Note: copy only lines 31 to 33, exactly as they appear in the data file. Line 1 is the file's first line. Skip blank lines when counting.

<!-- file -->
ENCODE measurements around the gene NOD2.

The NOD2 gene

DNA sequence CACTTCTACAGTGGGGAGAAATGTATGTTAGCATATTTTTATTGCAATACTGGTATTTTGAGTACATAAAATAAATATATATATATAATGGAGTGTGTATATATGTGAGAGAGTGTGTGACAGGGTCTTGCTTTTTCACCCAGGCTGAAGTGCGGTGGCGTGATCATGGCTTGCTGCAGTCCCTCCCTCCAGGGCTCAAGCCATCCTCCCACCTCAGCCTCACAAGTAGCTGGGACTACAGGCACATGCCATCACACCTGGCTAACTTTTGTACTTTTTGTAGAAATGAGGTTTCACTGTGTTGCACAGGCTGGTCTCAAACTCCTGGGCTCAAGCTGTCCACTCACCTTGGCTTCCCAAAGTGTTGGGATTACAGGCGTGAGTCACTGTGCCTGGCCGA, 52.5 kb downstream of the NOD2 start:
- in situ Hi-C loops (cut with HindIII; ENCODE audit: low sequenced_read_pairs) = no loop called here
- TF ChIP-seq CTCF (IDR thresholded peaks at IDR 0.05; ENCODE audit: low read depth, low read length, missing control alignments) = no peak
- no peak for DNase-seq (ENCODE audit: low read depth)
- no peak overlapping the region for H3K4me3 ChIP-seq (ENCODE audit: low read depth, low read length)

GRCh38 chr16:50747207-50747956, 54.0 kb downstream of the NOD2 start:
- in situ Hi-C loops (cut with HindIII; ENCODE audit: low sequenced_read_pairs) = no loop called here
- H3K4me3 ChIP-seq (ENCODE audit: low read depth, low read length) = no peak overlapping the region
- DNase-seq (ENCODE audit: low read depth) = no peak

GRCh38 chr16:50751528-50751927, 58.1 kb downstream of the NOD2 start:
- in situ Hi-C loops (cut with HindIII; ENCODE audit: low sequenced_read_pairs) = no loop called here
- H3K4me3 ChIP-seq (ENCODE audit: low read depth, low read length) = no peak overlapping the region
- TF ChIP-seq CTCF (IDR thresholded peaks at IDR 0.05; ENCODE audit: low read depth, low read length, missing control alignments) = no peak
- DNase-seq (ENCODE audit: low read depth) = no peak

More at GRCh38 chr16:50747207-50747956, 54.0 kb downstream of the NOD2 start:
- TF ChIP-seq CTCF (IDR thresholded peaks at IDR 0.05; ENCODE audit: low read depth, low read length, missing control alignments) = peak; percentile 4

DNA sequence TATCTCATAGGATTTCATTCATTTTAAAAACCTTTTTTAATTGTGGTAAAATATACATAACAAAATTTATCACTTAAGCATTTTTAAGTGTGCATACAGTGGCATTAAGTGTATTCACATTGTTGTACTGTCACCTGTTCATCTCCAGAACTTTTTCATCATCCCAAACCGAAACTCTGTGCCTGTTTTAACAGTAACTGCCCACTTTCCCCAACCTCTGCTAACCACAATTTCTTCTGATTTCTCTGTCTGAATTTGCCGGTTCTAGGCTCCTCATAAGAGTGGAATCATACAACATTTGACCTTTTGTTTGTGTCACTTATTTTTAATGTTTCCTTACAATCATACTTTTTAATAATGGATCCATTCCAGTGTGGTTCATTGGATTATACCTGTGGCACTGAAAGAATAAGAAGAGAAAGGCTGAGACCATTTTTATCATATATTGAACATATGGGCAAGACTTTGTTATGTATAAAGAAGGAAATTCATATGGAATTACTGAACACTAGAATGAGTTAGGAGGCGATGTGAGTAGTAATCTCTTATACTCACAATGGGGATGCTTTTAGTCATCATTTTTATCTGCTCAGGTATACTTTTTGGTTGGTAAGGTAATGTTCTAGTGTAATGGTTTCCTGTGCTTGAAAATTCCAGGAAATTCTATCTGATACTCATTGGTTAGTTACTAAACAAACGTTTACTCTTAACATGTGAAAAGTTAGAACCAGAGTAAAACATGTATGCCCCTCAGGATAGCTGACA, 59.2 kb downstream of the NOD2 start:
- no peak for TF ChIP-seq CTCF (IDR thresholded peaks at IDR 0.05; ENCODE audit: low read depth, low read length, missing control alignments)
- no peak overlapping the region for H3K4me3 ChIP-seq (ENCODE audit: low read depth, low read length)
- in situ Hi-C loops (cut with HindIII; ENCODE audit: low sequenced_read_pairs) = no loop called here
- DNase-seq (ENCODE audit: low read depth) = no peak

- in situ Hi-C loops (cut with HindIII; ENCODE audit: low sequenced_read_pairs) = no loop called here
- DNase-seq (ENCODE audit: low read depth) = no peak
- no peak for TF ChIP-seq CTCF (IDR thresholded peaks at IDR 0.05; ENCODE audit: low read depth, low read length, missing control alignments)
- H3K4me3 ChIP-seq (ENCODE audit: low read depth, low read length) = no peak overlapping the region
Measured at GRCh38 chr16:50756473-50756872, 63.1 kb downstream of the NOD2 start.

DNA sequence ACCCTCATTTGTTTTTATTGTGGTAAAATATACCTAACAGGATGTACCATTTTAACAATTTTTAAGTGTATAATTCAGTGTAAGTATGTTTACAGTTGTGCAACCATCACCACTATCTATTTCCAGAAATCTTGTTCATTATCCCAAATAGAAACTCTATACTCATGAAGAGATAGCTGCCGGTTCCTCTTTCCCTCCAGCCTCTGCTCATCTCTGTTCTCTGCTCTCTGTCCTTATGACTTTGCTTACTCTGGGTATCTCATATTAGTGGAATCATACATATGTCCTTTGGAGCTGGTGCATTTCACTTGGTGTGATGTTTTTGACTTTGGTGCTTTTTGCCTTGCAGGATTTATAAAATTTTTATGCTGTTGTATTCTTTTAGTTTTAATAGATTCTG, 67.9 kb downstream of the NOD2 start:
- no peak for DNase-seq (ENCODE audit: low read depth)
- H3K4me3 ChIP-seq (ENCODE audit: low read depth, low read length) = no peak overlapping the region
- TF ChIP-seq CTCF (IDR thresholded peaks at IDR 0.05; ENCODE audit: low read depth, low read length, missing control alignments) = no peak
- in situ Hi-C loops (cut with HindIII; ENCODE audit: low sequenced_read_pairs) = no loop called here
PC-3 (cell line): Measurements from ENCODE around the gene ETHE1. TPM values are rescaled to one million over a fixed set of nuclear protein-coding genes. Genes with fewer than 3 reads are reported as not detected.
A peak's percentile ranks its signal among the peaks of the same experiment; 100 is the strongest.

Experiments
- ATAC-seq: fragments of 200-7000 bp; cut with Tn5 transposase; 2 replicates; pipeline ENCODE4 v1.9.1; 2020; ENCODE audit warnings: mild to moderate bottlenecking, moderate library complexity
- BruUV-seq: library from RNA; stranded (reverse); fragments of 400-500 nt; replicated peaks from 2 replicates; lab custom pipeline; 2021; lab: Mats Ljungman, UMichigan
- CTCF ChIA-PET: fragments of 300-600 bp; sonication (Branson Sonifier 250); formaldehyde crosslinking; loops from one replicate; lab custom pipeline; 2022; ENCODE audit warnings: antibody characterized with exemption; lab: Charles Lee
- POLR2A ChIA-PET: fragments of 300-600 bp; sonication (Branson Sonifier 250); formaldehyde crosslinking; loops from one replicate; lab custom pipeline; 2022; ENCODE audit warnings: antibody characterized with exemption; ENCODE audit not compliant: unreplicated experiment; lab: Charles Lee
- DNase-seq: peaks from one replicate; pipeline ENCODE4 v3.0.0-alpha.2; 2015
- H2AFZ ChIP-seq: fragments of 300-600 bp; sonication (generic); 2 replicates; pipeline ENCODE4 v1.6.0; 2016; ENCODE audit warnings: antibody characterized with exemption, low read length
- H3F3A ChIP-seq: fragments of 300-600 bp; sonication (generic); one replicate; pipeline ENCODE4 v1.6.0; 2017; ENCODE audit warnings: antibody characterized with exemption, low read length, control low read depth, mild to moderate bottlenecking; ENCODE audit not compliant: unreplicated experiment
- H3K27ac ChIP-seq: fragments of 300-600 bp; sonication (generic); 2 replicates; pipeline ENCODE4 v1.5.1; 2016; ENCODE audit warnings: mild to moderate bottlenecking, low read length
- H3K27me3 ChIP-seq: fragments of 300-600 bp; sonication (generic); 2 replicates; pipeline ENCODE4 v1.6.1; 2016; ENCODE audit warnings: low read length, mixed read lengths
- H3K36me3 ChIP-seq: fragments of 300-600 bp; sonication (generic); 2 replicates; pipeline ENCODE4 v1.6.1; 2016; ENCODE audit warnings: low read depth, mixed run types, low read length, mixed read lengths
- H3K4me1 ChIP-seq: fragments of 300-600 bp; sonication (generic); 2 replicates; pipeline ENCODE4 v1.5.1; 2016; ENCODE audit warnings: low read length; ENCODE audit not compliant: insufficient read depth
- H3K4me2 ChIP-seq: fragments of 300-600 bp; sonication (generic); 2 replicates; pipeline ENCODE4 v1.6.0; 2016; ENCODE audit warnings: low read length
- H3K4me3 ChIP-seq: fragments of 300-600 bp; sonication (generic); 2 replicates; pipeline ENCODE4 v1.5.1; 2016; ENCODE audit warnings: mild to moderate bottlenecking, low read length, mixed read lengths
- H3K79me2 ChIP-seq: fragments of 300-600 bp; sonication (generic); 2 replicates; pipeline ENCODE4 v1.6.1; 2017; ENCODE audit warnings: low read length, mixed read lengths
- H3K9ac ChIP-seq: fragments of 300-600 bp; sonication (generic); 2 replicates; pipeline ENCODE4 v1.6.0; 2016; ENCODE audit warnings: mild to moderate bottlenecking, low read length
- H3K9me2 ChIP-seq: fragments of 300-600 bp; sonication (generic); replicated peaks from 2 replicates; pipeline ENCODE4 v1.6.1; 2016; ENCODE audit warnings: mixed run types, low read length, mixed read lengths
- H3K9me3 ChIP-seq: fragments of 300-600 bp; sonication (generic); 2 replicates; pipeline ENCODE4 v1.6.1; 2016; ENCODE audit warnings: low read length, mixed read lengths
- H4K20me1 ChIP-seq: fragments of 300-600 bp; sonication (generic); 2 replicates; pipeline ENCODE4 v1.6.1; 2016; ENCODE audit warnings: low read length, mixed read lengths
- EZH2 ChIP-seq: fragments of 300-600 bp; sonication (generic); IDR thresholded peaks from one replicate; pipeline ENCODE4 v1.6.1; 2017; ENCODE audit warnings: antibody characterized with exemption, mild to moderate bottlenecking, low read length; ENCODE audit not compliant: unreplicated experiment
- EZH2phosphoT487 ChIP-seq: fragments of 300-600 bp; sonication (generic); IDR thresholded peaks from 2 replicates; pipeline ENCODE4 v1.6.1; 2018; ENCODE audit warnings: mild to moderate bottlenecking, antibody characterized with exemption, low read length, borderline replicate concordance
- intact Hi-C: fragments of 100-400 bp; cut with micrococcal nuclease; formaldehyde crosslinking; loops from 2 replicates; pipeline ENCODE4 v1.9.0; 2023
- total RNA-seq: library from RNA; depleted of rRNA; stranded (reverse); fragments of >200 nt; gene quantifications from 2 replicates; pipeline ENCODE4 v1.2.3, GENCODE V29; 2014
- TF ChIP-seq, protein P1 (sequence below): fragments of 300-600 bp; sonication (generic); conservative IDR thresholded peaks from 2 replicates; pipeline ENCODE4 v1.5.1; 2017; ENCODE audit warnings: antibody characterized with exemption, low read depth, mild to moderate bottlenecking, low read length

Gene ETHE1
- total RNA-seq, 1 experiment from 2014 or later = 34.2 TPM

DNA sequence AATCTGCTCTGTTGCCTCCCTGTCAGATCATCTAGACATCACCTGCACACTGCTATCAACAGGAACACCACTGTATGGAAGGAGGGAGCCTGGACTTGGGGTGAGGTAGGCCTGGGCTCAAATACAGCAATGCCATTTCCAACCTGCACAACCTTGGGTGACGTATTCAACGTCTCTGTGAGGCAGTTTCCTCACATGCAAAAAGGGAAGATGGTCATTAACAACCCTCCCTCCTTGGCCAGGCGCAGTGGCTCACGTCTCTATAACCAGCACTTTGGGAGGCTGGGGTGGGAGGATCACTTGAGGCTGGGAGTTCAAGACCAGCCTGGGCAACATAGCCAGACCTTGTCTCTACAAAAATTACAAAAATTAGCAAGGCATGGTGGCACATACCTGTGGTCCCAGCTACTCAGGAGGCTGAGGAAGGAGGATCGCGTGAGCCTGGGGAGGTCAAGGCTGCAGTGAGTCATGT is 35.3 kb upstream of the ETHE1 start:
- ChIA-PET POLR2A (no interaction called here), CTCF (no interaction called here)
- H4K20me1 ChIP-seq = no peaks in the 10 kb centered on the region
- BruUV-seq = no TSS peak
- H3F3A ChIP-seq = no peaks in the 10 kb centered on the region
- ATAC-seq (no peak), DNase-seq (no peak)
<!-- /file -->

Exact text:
- H3K4me3 ChIP-seq (ENCODE audit: low read depth, low read length) = no peak overlapping the region
- TF ChIP-seq CTCF (IDR thresholded peaks at IDR 0.05; ENCODE audit: low read depth, low read length, missing control alignments) = no peak
- in situ Hi-C loops (cut with HindIII; ENCODE audit: low sequenced_read_pairs) = no loop called here